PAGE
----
Oh Lord, the Rumor Mill is Going to Make Me Post About the Cubs and Chris Archer Again, Isn't It?

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Oh Lord, the Rumor Mill is Going to Make Me Post About the Cubs and Chris Archer Again, Isn’t It?

Chicago Cubs

There was a brief time when Chris Archer + Chicago Cubs was a fun thing to discuss. Well, two brief times, really. First, when he was briefly a rising Cubs prospect, and then again when the first whisper of a trade connection that could have a fully-developed Archer coming back to the Cubs.

Those days have long passed, and, while I still like to muse on the possibility of the Cubs adding Archer to their rotation and I like to deconstruct how his performance this year does or does not bode well for his future, it has grown a bit cumbersome to discuss trade rumors involving Archer and the Cubs.

It is not an exaggeration to say that these rumors go back some three years – offseasons and trade deadlines – and nothing has ever gotten especially close. The Rays have a pitcher on a bargain of a deal that still has so many years left ($6.2M this year, $7.5M next year, $9M team option in 2020, $11M team option in 2021) that they haven’t ever been properly incentivized to be realistic about a trade.

I still tend to doubt that day has come – with the Cubs or anyone else – but the rumors are hot this week on Archer, and the Cubs’ name has been dragged into it now:

As Jon Morosi reports, the Cubs are one of at least eight teams interested in Archer, scouted him on Sunday, and “a deal involving Archer is more likely now than at any point in recent memory.”

That certainly doesn’t mean a deal is likely, again, for the contractual reasons noted above. There’s also the reality that, despite a strong performance this weekend, Archer’s overall age 29 season has been uneven (4.30 ERA, 25.6% K rate (lowest in four years), 7.5% BB rate (up from last year)). There’s also the persistent issue where his ERA is pretty much always significantly higher than his peripherals suggest, largely because he gives up a buttload (technical term) of hard contact, and gets very little soft contact. In other words, Archer’s success is largely predicated on his ability to get a lot of strikeouts and not walk anyone, so this year’s regression in those areas – even if the numbers still look good – is scary.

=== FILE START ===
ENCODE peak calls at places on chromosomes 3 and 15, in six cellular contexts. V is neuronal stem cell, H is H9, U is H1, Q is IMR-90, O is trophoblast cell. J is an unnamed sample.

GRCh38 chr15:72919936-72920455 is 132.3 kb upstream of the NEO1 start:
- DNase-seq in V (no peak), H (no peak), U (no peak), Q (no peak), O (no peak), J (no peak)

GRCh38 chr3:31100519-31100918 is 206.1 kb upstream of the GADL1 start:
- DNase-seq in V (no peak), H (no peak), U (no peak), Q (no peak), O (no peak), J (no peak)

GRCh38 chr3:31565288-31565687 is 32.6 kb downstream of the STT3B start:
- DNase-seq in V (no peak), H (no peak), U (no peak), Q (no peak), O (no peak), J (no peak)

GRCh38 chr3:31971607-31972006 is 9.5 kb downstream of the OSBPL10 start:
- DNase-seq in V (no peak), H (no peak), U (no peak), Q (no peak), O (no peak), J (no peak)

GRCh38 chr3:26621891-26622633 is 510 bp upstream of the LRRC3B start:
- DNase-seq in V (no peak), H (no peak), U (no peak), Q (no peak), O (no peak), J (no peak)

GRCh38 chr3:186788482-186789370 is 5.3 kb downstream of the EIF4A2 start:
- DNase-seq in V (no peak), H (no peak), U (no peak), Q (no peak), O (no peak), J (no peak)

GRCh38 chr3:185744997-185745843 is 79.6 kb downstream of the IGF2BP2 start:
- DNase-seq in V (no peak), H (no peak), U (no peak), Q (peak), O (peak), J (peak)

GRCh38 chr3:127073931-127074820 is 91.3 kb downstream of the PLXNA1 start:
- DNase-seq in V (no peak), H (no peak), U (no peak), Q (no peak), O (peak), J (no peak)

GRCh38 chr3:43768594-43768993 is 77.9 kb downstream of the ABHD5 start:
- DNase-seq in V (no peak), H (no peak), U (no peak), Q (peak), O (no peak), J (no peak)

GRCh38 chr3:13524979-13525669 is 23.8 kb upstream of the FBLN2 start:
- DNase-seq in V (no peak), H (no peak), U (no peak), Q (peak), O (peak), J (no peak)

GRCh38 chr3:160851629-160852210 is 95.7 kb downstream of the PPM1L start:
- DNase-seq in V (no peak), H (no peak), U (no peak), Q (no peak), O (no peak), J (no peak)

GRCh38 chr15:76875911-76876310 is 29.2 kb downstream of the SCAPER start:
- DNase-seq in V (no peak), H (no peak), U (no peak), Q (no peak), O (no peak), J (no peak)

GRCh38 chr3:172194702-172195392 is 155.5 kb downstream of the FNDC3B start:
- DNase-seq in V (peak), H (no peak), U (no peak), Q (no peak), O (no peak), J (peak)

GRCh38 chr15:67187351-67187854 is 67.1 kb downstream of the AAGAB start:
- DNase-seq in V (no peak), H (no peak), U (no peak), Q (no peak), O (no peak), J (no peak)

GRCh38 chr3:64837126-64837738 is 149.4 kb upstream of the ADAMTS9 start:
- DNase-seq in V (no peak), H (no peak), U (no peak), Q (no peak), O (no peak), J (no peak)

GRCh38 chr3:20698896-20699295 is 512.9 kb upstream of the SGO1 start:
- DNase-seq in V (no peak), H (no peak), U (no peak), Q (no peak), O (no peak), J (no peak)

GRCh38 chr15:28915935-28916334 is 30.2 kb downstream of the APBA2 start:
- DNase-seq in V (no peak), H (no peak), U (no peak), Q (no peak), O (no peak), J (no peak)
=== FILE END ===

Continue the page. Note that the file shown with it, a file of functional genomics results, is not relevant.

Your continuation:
Because of the contract, any team in baseball – literally any team in baseball – would want to have Archer. I won’t dispute that. But when you think about what trade partners will be willing to pay, I’m not sure the Cubs will be the top suitor, given the already-anticipated crowding in their rotation after this season.

To be abundantly clear, I’m not saying the Cubs wouldn’t happily find a spot for him and bump another back-end starter or two from the rotation in 2019. I’m saying, though, that when that crowding is factored into the trade calculus, the Cubs may feel less urgency to make a deal than other teams out there.

(Photo by Abbie Parr/Getty Images)

You also have to be realistic about what Archer – even in a regressed statistical state – would cost the Cubs. Since the Cubs have no upper level impact prospects, you’re talking about multiple big league pieces, and then a whole lot of whatever minor leaguers the Rays want. It would be a decimating kind of trade, especially if Archer doesn’t start suddenly getting results that match his peripherals (his ERA has been markedly higher than his FIP each of the last four years, and it’s not like the Rays have always had a garbage defense).

So, whatever. Bring on the rumors. I highly doubt anything happens, and heck, I kinda hope Archer is traded to the Padres, which is the crazy rumor of the day. Bring on the trade chaos!



Author: Brett Taylor

Brett Taylor is the Editor and Lead Cubs Writer at Bleacher Nation, and you can find him on Twitter at @BleacherNation and @Brett_A_Taylor.